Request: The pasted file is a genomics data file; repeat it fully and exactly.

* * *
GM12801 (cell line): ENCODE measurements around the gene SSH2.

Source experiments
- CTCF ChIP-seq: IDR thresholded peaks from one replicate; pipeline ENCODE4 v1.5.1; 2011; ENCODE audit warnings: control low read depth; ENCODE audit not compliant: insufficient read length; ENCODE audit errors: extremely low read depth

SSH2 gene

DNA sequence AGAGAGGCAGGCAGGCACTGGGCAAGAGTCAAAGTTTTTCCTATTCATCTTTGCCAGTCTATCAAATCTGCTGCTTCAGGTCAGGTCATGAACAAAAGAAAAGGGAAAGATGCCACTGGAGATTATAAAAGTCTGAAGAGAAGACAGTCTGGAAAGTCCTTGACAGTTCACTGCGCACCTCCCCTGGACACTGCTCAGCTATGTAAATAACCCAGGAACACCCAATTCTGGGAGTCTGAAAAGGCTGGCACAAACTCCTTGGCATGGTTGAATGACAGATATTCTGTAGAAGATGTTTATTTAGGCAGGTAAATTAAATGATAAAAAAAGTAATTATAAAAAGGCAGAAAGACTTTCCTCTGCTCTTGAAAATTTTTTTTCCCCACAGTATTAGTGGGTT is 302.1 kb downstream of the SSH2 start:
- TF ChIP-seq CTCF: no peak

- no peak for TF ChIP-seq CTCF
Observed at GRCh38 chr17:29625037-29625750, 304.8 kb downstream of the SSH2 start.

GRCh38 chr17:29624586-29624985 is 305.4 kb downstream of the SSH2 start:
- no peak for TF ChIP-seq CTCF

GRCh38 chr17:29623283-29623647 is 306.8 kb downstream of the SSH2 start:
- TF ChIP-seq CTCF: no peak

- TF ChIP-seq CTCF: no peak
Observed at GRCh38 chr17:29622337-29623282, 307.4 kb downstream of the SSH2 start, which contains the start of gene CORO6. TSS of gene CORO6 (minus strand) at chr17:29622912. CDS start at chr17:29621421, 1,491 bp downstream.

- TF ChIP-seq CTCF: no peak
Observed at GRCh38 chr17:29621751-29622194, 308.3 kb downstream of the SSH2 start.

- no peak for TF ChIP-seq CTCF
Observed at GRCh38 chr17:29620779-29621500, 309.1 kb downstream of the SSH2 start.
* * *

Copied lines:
GM12801 (cell line): ENCODE measurements around the gene SSH2.

Source experiments
- CTCF ChIP-seq: IDR thresholded peaks from one replicate; pipeline ENCODE4 v1.5.1; 2011; ENCODE audit warnings: control low read depth; ENCODE audit not compliant: insufficient read length; ENCODE audit errors: extremely low read depth

SSH2 gene

DNA sequence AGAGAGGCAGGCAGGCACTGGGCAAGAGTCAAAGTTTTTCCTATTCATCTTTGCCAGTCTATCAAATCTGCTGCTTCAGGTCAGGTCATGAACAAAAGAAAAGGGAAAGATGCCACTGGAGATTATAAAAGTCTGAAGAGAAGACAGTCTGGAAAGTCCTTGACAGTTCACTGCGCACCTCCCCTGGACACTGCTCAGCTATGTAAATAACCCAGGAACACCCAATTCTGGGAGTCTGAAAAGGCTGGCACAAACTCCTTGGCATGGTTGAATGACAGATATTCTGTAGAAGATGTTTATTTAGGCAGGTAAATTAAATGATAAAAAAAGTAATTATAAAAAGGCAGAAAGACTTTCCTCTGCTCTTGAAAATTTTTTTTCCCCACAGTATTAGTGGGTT is 302.1 kb downstream of the SSH2 start:
- TF ChIP-seq CTCF: no peak

- no peak for TF ChIP-seq CTCF
Observed at GRCh38 chr17:29625037-29625750, 304.8 kb downstream of the SSH2 start.

GRCh38 chr17:29624586-29624985 is 305.4 kb downstream of the SSH2 start:
- no peak for TF ChIP-seq CTCF

GRCh38 chr17:29623283-29623647 is 306.8 kb downstream of the SSH2 start:
- TF ChIP-seq CTCF: no peak

- TF ChIP-seq CTCF: no peak
Observed at GRCh38 chr17:29622337-29623282, 307.4 kb downstream of the SSH2 start, which contains the start of gene CORO6. TSS of gene CORO6 (minus strand) at chr17:29622912. CDS start at chr17:29621421, 1,491 bp downstream.

- TF ChIP-seq CTCF: no peak
Observed at GRCh38 chr17:29621751-29622194, 308.3 kb downstream of the SSH2 start.

- no peak for TF ChIP-seq CTCF
Observed at GRCh38 chr17:29620779-29621500, 309.1 kb downstream of the SSH2 start.